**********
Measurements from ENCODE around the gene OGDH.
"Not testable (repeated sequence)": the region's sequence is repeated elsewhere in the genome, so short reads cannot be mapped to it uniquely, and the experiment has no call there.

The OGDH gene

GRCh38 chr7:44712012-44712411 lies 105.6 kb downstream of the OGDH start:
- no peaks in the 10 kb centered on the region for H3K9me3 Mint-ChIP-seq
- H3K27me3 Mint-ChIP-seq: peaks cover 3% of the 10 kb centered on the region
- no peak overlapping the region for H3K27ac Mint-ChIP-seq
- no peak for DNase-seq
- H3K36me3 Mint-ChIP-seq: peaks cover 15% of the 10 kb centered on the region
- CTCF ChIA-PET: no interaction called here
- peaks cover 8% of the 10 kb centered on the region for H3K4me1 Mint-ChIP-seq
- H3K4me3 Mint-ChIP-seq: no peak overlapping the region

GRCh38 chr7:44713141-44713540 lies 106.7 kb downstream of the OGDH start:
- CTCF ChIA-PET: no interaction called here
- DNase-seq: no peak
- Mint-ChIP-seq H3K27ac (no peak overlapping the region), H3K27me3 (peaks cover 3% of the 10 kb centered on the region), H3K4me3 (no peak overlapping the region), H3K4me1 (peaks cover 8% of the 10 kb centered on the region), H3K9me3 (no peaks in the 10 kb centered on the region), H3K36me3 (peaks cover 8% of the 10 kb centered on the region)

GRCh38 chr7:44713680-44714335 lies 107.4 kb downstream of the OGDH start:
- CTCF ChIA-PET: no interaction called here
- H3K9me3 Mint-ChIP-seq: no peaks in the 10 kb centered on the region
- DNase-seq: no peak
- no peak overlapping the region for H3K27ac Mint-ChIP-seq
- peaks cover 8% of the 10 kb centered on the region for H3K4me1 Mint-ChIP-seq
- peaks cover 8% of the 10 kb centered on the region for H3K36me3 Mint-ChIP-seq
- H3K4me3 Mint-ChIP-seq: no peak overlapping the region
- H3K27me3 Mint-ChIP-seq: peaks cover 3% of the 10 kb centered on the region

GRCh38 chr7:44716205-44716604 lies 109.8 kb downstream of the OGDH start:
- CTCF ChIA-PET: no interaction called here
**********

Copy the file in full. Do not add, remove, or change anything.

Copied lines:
Measurements from ENCODE around the gene OGDH.
"Not testable (repeated sequence)": the region's sequence is repeated elsewhere in the genome, so short reads cannot be mapped to it uniquely, and the experiment has no call there.

The OGDH gene

GRCh38 chr7:44712012-44712411 lies 105.6 kb downstream of the OGDH start:
- no peaks in the 10 kb centered on the region for H3K9me3 Mint-ChIP-seq
- H3K27me3 Mint-ChIP-seq: peaks cover 3% of the 10 kb centered on the region
- no peak overlapping the region for H3K27ac Mint-ChIP-seq
- no peak for DNase-seq
- H3K36me3 Mint-ChIP-seq: peaks cover 15% of the 10 kb centered on the region
- CTCF ChIA-PET: no interaction called here
- peaks cover 8% of the 10 kb centered on the region for H3K4me1 Mint-ChIP-seq
- H3K4me3 Mint-ChIP-seq: no peak overlapping the region

GRCh38 chr7:44713141-44713540 lies 106.7 kb downstream of the OGDH start:
- CTCF ChIA-PET: no interaction called here
- DNase-seq: no peak
- Mint-ChIP-seq H3K27ac (no peak overlapping the region), H3K27me3 (peaks cover 3% of the 10 kb centered on the region), H3K4me3 (no peak overlapping the region), H3K4me1 (peaks cover 8% of the 10 kb centered on the region), H3K9me3 (no peaks in the 10 kb centered on the region), H3K36me3 (peaks cover 8% of the 10 kb centered on the region)

GRCh38 chr7:44713680-44714335 lies 107.4 kb downstream of the OGDH start:
- CTCF ChIA-PET: no interaction called here
- H3K9me3 Mint-ChIP-seq: no peaks in the 10 kb centered on the region
- DNase-seq: no peak
- no peak overlapping the region for H3K27ac Mint-ChIP-seq
- peaks cover 8% of the 10 kb centered on the region for H3K4me1 Mint-ChIP-seq
- peaks cover 8% of the 10 kb centered on the region for H3K36me3 Mint-ChIP-seq
- H3K4me3 Mint-ChIP-seq: no peak overlapping the region
- H3K27me3 Mint-ChIP-seq: peaks cover 3% of the 10 kb centered on the region

GRCh38 chr7:44716205-44716604 lies 109.8 kb downstream of the OGDH start:
- CTCF ChIA-PET: no interaction called here